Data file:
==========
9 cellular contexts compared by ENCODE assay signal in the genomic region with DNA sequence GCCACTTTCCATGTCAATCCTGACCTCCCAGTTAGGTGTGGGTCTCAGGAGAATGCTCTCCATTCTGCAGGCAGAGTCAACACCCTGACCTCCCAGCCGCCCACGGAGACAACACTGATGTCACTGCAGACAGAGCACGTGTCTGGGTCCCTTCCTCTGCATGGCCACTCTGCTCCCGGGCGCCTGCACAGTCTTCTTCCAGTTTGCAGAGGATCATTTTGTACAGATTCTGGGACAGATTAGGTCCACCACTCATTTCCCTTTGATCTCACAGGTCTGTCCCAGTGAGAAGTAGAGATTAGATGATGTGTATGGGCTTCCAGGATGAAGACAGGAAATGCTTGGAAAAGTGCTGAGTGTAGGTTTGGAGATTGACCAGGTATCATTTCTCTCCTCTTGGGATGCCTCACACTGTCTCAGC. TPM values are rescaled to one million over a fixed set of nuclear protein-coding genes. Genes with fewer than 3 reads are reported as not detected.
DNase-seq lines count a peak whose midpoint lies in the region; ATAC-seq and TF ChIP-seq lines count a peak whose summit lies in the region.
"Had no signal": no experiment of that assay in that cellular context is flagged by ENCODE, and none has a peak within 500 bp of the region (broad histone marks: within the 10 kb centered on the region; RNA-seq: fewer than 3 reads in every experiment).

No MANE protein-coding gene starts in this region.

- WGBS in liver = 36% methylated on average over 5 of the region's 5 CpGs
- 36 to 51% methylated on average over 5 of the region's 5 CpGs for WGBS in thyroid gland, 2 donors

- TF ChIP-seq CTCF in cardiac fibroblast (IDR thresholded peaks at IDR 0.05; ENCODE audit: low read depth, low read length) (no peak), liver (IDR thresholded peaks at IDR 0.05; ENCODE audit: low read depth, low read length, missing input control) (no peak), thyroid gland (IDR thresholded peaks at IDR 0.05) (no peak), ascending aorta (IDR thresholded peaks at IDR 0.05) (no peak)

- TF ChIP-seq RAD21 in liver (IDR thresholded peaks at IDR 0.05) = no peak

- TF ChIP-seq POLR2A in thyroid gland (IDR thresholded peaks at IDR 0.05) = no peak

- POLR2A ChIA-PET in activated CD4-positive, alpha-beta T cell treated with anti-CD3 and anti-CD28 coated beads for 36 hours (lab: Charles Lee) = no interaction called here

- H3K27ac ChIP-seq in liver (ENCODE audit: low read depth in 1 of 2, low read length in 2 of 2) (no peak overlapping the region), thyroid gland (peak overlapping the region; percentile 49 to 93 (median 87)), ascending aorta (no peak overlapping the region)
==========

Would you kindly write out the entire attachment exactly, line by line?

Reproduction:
9 cellular contexts compared by ENCODE assay signal in the genomic region with DNA sequence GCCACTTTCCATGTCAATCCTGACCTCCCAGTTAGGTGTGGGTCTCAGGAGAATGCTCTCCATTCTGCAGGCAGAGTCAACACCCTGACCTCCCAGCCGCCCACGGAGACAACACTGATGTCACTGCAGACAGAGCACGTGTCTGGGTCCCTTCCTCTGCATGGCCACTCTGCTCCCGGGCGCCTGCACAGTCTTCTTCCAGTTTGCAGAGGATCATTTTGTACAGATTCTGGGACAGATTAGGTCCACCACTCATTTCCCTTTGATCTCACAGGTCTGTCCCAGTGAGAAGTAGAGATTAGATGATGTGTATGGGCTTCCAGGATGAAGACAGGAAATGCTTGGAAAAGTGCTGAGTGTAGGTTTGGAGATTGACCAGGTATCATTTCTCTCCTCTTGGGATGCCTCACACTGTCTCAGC. TPM values are rescaled to one million over a fixed set of nuclear protein-coding genes. Genes with fewer than 3 reads are reported as not detected.
DNase-seq lines count a peak whose midpoint lies in the region; ATAC-seq and TF ChIP-seq lines count a peak whose summit lies in the region.
"Had no signal": no experiment of that assay in that cellular context is flagged by ENCODE, and none has a peak within 500 bp of the region (broad histone marks: within the 10 kb centered on the region; RNA-seq: fewer than 3 reads in every experiment).

No MANE protein-coding gene starts in this region.

- WGBS in liver = 36% methylated on average over 5 of the region's 5 CpGs
- 36 to 51% methylated on average over 5 of the region's 5 CpGs for WGBS in thyroid gland, 2 donors

- TF ChIP-seq CTCF in cardiac fibroblast (IDR thresholded peaks at IDR 0.05; ENCODE audit: low read depth, low read length) (no peak), liver (IDR thresholded peaks at IDR 0.05; ENCODE audit: low read depth, low read length, missing input control) (no peak), thyroid gland (IDR thresholded peaks at IDR 0.05) (no peak), ascending aorta (IDR thresholded peaks at IDR 0.05) (no peak)

- TF ChIP-seq RAD21 in liver (IDR thresholded peaks at IDR 0.05) = no peak

- TF ChIP-seq POLR2A in thyroid gland (IDR thresholded peaks at IDR 0.05) = no peak

- POLR2A ChIA-PET in activated CD4-positive, alpha-beta T cell treated with anti-CD3 and anti-CD28 coated beads for 36 hours (lab: Charles Lee) = no interaction called here

- H3K27ac ChIP-seq in liver (ENCODE audit: low read depth in 1 of 2, low read length in 2 of 2) (no peak overlapping the region), thyroid gland (peak overlapping the region; percentile 49 to 93 (median 87)), ascending aorta (no peak overlapping the region)